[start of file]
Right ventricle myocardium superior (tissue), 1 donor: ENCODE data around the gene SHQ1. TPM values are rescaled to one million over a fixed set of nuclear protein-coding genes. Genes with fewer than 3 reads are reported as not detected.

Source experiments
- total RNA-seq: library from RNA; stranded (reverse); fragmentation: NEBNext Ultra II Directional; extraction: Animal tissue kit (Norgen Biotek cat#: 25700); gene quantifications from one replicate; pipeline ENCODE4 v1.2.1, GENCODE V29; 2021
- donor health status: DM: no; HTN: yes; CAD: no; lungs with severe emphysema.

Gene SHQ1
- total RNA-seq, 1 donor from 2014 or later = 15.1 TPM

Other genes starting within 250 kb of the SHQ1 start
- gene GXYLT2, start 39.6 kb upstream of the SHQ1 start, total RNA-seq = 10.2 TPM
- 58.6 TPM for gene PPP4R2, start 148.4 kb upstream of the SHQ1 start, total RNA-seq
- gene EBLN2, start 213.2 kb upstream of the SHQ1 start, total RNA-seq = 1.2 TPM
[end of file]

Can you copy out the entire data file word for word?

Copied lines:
Right ventricle myocardium superior (tissue), 1 donor: ENCODE data around the gene SHQ1. TPM values are rescaled to one million over a fixed set of nuclear protein-coding genes. Genes with fewer than 3 reads are reported as not detected.

Source experiments
- total RNA-seq: library from RNA; stranded (reverse); fragmentation: NEBNext Ultra II Directional; extraction: Animal tissue kit (Norgen Biotek cat#: 25700); gene quantifications from one replicate; pipeline ENCODE4 v1.2.1, GENCODE V29; 2021
- donor health status: DM: no; HTN: yes; CAD: no; lungs with severe emphysema.

Gene SHQ1
- total RNA-seq, 1 donor from 2014 or later = 15.1 TPM

Other genes starting within 250 kb of the SHQ1 start
- gene GXYLT2, start 39.6 kb upstream of the SHQ1 start, total RNA-seq = 10.2 TPM
- 58.6 TPM for gene PPP4R2, start 148.4 kb upstream of the SHQ1 start, total RNA-seq
- gene EBLN2, start 213.2 kb upstream of the SHQ1 start, total RNA-seq = 1.2 TPM